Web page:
Summer visitors

  • Luke Bergles, still in greasepaint and uniform after his big win in the baseball championship, stopped by HCN with his dad, Matt.

    Brendon Bosworth
 

The folks keep flowing in, despite the heat. Virginia archaeologists Allen Hard and Marjorie Siegel dropped by our Paonia, Colo., headquarters to cool down. They were headed to Gunnison, where they plan to spend a couple of months surveying the old mining town of Tin Cup, elevation 11,500 feet, for the Forest Service –– a chillier spot, we hope!

Jeff Laird, from nearby Grand Junction, also stopped in. His son Gayland gave him a subscription for Christmas a few years ago. Jeff is an engineering geologist who builds train tunnels and other megaprojects around the country. Natural resource issues, he said, are more interesting than theoretical physics.

Cindy Donaldson, a Canyonlands National Park ranger, stopped by on her day off with her in-laws, Daryl and Becky Jones of Montrose, Colo., to enjoy Paonia's thrift stores, wineries and big shade trees, which Cindy called a nice change from Utah desert. Becky last read HCN in newsprint, so she walked off with an armload of back issues -- and a new subscription -- to get back up to speed.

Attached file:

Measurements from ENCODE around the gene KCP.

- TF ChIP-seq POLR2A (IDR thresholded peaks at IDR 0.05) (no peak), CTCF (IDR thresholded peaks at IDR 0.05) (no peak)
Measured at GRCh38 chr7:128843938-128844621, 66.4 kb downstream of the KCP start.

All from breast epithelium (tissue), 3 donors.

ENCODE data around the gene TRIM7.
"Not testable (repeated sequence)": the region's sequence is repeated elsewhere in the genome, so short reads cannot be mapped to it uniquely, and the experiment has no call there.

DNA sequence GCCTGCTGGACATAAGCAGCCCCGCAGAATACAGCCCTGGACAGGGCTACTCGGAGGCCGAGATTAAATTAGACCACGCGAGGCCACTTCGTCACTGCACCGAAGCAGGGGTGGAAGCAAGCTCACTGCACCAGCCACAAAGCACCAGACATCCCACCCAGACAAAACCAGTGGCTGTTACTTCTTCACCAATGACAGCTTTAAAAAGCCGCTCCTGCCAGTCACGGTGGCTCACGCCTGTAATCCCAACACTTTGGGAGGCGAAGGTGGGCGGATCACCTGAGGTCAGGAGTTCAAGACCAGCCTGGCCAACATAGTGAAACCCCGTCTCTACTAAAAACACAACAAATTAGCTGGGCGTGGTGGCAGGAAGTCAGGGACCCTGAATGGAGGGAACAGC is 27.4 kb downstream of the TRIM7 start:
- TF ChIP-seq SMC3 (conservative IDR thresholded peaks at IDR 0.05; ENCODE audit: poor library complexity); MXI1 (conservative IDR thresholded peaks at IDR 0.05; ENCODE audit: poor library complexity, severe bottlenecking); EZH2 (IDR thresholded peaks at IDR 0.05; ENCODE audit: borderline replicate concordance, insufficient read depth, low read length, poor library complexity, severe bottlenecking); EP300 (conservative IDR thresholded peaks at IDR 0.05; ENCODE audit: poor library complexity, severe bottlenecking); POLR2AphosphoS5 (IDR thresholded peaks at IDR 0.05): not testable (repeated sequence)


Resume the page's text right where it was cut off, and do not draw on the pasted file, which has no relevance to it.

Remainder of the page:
Matt Bergles and his 11-year-old son, Luke, came by on their way home to Denver, Colo., from the Cal Ripken state championships in Orchard City, where Luke's baseball team took the title. Matt researches wildlife management and private lands at the Denver Zoo.

Kenneth and Amstutz Couch found time to say howdy while on a backpacking trip. Kenneth teaches at Albuquerque's Del Norte High School and Amstutz is a minister at a Mennonite church. "You don't meet many ministers who are rabid about environmental issues," she observed. Peter and Elaine Hebard, also of Albuquerque, dropped in en route to a five-week hiking and camping trip through Glacier National Park and farther northward to British Columbia.

Lynda Lillywhite and Enzo Pollono, of Evergreen, Colo., were in town to learn gardening tricks at the local farm/inn, Fresh and Wyld. The couple met online while Lynda was a schoolteacher in Evergreen and Enzo lived in his native Italy. After 11 days of phone conversations, Lynda spent spring break in Italy and the two "fell in love officially," says Enzo. Eventually, they tied the knot -- but not before Enzo was detained after telling an unromantic customs official that he was coming to the U.S. to marry the woman he loved.

Sedona, Ariz., Mayor Rob Adams and his wife, Christine, got a new subscription on their way to Ouray, Colo., after a family wedding in Colorado Springs. Rob complimented HCN's writers on their well-researched articles and "real concern for real issues." Thanks, Rob!

RIVETING READ

HCN contributor Deanne Stillman's new book, Desert Reckoning (Nation Books), tells the true story of Donald Kueck, a hermit who lived in the California desert and murdered Los Angeles County Deputy Sheriff Stephen Sorensen in 2003, triggering a fatal weeklong manhunt. "With the modern frontier as the backdrop," the press release says, "Stillman paints a riveting portrait of the lives, relationships, and life-altering decisions that led two seemingly different men to a fate foretold."